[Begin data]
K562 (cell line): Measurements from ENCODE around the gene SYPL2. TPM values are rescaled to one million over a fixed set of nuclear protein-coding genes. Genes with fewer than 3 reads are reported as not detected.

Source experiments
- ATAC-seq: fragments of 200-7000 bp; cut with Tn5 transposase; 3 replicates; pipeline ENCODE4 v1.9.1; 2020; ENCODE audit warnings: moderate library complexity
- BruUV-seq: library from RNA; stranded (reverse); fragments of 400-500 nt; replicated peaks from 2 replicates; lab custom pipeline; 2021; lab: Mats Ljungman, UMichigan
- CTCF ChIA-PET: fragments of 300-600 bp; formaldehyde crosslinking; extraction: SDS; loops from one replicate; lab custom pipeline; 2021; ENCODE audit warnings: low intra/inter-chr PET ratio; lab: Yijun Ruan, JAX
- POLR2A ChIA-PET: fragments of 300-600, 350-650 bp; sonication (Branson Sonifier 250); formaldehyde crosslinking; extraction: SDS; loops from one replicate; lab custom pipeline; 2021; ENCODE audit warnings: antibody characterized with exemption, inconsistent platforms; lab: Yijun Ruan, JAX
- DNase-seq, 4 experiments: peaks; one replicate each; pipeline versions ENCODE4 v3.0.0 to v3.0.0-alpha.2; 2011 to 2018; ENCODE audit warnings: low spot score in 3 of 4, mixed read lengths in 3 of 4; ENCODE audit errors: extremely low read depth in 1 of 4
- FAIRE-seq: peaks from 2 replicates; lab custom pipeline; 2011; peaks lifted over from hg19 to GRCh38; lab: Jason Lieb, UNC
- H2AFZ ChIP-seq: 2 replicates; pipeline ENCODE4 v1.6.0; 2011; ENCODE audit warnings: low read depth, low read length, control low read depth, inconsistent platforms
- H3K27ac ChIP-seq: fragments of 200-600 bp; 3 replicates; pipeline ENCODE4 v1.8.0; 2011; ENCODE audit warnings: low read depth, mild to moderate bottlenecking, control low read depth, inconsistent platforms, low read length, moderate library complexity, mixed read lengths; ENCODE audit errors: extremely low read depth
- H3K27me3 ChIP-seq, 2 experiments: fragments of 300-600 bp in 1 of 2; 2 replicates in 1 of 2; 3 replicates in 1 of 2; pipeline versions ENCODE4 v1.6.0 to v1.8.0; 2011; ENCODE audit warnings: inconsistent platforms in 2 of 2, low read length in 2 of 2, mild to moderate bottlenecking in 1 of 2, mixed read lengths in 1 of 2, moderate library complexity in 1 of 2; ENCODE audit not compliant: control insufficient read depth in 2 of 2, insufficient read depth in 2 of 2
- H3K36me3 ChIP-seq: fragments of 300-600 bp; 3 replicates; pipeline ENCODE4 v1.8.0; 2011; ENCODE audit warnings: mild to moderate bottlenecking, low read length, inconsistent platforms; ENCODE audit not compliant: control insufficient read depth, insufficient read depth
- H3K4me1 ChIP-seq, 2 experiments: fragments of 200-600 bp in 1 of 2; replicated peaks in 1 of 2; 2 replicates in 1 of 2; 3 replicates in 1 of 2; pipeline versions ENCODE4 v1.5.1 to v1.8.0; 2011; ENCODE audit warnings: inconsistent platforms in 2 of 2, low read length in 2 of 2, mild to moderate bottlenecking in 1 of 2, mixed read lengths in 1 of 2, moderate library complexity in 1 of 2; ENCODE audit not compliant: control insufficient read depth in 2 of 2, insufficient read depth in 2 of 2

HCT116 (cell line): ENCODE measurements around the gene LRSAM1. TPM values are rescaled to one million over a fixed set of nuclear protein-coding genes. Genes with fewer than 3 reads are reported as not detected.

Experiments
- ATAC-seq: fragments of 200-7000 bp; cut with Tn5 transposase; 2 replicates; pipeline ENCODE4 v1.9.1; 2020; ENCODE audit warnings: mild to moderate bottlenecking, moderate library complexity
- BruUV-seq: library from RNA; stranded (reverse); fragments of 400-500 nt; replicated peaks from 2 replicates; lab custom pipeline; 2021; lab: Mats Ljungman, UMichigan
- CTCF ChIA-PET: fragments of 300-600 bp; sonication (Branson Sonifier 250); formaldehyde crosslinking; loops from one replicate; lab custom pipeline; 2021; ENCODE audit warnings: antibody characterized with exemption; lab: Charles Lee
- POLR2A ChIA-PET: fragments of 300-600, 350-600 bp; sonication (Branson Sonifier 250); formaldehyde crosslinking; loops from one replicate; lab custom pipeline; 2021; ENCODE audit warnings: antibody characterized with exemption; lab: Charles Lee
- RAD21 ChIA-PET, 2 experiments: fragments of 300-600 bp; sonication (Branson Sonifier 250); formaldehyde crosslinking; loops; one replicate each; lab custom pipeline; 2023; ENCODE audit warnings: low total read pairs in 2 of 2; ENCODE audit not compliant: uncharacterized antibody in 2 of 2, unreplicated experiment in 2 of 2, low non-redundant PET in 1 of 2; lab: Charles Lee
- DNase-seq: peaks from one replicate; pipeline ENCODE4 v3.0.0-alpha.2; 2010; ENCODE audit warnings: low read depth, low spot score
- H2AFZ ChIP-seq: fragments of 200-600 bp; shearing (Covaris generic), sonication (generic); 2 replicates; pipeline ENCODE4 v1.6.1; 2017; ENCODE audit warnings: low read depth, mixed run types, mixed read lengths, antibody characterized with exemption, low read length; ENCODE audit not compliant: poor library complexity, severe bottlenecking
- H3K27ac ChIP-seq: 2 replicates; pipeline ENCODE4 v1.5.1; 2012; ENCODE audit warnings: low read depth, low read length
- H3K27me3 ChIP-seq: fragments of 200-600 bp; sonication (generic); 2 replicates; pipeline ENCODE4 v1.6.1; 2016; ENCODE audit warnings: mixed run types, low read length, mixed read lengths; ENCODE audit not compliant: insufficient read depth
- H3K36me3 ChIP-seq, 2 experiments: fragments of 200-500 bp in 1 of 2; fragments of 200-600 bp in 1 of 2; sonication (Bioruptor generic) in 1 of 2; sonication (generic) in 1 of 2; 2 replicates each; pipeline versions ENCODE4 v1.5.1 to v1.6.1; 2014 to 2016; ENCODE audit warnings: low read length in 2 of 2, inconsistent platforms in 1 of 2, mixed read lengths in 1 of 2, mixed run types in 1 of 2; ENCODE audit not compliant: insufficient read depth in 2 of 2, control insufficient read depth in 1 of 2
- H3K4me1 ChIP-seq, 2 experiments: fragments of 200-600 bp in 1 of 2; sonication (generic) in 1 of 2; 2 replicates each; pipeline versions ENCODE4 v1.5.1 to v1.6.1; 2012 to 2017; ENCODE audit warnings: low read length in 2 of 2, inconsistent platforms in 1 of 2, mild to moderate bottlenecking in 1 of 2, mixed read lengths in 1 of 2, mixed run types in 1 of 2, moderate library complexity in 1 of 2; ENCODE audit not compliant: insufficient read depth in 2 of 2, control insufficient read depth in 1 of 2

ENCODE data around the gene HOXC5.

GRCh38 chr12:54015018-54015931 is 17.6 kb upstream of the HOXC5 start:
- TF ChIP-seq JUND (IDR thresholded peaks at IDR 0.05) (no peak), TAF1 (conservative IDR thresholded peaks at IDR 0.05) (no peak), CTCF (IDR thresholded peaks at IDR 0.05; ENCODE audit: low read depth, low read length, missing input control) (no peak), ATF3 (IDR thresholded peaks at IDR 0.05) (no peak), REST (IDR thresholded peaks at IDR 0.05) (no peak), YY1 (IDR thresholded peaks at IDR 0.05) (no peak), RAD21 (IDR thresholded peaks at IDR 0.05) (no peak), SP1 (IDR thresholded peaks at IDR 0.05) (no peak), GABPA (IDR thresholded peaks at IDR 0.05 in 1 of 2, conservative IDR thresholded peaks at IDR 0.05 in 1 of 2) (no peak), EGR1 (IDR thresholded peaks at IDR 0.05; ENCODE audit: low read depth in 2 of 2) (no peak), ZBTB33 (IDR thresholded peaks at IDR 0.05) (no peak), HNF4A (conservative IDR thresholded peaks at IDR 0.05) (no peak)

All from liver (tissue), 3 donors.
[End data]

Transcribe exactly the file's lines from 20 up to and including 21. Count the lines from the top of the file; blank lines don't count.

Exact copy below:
- RAD21 ChIA-PET, 2 experiments: fragments of 300-600 bp; sonication (Branson Sonifier 250); formaldehyde crosslinking; loops; one replicate each; lab custom pipeline; 2023; ENCODE audit warnings: low total read pairs in 2 of 2; ENCODE audit not compliant: uncharacterized antibody in 2 of 2, unreplicated experiment in 2 of 2, low non-redundant PET in 1 of 2; lab: Charles Lee
- DNase-seq: peaks from one replicate; pipeline ENCODE4 v3.0.0-alpha.2; 2010; ENCODE audit warnings: low read depth, low spot score